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Fen-Phen Fun

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Getting to the heart of the matter

By Bob Harris

ATTENTION, former fen-phen users: They can fix that scary side effect now--by punching a hole right through your heart. Happy? I thought so.

Last summer, when fen-phen first crossed our path, the main concern was that it could lead to a really deadly heart thing called primary pulmonary hypertension, or PPH, which is this deal where really high pressure builds up in your lungs and causes your heart to fail and makes you drop dead.

Which, I suppose, is one way to lose a lot of weight, but it does seem kind of drastic.

Well, if you're one of the Kate Winslets out there who gulped down a whole bunch of the stuff in an effort to transform yourself into Kate Moss, there's good news. If you do wind up with a tight set of lungs, there's now a treatment for PPH.

A Mexico City doctor named Julio Sandoval (which anagrams into Loud Jon Saliva, a name I vastly prefer and will use from here on) is treating PPH using a procedure called "graded balloon dilation atrial septostomy," which is docspeak for punching a small hole in the wall between the left and right sides of your heart, sliding a little balloon through the hole, and then inflating the balloon until the hole is just big enough to relieve the pressure.

Of course, you coulda just ate your dang veggies, but noooooo ...

Surprisingly, Dr. Loud Jon Saliva's procedure actually works pretty well. It's no cure, but if you suffer through PPH without the deal, 50-50 you're dead in two years. But let the dude run a balloon through your ticker, and your odds go up to 90 percent.

Granted, it sounds unpleasant. But then again, a lot of former fen-phen users are already walking around with balloons in their chests. What's one more?

ARE YOU PAYING any attention to the stock market? Several weeks ago, investors--or speculators, to be more accurate, even if they're working for major institutions--drove the price of Internet stocks through the roof, past the sun deck, off the satellite dish, and into the neighbor's tree.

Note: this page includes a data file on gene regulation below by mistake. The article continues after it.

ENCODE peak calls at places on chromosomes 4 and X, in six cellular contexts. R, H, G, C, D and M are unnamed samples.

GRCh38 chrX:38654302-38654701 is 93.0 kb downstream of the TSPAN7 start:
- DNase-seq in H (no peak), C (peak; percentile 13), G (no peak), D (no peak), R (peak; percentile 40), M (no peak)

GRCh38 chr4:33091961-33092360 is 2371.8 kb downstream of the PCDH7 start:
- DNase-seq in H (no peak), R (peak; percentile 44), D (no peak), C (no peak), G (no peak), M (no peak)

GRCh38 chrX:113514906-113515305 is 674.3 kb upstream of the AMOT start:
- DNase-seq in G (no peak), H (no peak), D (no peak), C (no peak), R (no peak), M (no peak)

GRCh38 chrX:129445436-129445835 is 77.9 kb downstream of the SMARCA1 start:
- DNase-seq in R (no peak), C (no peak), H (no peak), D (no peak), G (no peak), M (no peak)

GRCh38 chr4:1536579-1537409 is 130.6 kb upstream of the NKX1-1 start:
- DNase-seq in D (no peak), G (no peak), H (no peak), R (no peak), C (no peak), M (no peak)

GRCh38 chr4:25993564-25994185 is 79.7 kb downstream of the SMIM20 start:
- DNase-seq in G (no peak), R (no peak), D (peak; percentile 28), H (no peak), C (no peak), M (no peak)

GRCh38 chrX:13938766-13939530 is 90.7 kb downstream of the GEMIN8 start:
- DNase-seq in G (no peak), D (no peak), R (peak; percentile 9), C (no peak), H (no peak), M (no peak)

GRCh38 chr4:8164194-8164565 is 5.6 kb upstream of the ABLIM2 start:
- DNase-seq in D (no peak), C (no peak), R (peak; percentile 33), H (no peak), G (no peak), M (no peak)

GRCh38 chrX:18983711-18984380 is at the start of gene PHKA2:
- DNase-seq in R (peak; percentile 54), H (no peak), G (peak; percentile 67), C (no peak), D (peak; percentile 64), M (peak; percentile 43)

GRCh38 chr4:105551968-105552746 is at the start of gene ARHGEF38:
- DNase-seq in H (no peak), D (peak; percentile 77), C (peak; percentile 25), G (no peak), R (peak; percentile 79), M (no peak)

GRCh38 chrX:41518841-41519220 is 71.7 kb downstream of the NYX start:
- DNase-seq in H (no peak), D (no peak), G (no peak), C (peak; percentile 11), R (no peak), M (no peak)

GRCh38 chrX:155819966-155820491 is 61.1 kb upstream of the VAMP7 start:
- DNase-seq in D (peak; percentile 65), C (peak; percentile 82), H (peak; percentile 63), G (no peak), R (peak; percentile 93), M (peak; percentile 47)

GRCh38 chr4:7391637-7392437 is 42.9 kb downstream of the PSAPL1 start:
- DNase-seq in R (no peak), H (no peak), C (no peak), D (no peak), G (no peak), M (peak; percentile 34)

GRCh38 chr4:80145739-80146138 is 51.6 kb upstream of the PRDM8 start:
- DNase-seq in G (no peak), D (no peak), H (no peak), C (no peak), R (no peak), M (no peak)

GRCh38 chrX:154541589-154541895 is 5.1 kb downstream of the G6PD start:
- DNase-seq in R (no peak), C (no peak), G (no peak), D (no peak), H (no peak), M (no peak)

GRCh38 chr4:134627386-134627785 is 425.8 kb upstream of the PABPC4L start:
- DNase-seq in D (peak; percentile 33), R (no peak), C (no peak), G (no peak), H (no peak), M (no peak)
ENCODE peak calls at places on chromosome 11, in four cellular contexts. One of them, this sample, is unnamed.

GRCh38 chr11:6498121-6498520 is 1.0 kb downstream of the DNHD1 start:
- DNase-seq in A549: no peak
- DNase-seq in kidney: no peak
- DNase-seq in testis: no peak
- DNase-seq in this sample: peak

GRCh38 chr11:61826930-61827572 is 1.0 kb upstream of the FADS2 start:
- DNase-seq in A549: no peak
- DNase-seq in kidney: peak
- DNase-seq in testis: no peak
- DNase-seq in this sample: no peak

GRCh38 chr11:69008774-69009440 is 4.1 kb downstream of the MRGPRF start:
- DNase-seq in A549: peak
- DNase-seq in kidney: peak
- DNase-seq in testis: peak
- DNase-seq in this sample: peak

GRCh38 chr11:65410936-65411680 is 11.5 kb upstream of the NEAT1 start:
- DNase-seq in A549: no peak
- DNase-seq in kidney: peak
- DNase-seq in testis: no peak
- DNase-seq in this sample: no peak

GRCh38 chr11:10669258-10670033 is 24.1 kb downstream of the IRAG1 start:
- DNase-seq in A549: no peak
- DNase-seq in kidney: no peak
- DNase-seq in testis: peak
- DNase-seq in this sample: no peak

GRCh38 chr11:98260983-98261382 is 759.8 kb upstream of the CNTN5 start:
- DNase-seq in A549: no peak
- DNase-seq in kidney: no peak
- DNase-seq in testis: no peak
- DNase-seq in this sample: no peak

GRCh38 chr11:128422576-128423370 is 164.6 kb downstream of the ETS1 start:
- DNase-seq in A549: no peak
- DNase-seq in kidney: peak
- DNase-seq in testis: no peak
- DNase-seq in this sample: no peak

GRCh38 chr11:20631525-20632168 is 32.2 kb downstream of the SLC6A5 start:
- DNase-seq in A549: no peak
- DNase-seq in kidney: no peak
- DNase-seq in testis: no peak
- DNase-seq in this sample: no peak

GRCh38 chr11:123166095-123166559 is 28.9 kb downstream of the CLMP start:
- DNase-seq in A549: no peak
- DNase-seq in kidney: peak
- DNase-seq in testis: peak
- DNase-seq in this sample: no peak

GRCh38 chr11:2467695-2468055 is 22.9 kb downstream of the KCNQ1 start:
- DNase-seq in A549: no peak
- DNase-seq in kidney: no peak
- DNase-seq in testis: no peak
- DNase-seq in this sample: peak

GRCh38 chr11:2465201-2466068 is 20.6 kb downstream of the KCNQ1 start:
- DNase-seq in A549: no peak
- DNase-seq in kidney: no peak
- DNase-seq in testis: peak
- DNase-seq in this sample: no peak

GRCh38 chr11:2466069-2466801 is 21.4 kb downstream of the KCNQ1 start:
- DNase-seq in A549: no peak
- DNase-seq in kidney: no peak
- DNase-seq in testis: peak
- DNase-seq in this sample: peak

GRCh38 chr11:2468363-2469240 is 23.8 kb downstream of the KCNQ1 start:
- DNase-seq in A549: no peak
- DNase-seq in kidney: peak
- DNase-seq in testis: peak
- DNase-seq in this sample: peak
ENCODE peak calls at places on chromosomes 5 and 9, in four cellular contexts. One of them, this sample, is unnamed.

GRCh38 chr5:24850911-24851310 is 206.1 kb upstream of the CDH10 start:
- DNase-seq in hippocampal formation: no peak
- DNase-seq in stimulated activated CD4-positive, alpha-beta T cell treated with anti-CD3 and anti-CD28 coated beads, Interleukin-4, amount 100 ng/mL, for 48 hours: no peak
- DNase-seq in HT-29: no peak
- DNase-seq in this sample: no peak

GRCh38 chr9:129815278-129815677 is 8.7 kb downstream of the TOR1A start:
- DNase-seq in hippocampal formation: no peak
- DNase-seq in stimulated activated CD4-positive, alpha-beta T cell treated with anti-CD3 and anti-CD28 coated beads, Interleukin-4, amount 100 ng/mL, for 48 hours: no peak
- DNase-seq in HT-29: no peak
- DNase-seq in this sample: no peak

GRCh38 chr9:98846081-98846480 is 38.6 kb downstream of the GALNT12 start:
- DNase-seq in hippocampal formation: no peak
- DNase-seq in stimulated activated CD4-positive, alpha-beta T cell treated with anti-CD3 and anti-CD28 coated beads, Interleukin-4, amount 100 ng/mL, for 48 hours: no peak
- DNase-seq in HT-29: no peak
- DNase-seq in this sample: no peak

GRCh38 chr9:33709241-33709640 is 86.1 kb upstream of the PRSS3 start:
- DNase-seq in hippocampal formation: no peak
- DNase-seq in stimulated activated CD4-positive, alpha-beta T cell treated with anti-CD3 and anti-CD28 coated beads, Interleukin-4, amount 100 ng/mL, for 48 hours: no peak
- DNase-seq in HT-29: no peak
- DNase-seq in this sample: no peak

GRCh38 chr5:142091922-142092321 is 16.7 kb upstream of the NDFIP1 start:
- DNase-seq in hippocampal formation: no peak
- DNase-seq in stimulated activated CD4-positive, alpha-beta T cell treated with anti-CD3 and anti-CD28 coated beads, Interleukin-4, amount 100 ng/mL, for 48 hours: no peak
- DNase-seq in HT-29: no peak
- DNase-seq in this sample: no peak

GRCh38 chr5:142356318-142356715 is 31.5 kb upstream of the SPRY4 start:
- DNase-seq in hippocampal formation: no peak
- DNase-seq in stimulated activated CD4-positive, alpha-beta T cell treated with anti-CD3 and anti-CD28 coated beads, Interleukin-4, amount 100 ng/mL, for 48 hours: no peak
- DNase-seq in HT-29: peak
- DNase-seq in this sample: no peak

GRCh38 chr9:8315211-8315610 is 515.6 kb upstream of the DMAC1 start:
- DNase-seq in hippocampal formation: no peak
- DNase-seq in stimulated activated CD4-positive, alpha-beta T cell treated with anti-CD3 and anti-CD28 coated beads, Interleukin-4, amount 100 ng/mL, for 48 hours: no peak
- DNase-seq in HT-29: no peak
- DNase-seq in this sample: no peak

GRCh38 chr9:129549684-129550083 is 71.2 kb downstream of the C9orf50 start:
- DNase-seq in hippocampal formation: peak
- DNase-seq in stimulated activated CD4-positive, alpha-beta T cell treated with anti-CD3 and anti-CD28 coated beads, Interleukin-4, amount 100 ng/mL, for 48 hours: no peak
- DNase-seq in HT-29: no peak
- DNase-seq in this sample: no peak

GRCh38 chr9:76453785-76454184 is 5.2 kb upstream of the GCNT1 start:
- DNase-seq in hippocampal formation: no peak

Now, I'm very fortunate and blessed to have the ability to do second-grade arithmetic, so I went on the air right then and there, on the radio edition of The Scoop, and pointed out that paying $200 for a business that's only making about a nickel a month--that's what the numbers were for Yahoo--displays the kind of financial acumen worthy of a baseball owner.

They say they're not buying earnings, they're buying growth. Fine. It's still stupid. Let's dream wildly for a second that earnings will double every year for straight five years. OK, now you're paying 200 bucks for a company that will hypothetically make all of $1.60 a month five years from now. Which ain't likely in a business where the rules change every three months.

This market had a phonier top than Anna Nicole Smith.

So now the market's coming down off its high faster than people driving home from a Grateful Dead concert. And it's just as likely to stop itself gracefully.

On Aug. 3, the Dow had lost almost another 100 points and now sat almost 600 points below its high point of three weeks before, when, as noted, I told you so. The techie NASDAQ was pushing a 10 percent drop, and the small-company Russell 2000 index was down more than 15 percent since topping in May. In less than a month, Yahoo (which I've chosen arbitrarily to pick on as a representative Internet play) had lost one sixth of its entire market cap. And counting.

And the story gets worse.

They don't like to mention much in newspapers and TV shows that they are trying to sell you stuff (which is all of them), but the National Associations of Purchasing Management's figures are at their lowest level in years. They've indicated a coming economic contraction--or even a full-blown recession--since June.

So now we can only hope that people don't sell stocks with the same mania that they bought, or else the next big market for investors will be the black kind. In which case, your broker's next "Buy" recommendation might be a great deal on cigarettes and soap.

Really, it could happen. After all, somebody said so on the Internet.

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From the August 13-19, 1998 issue of the Sonoma County Independent.

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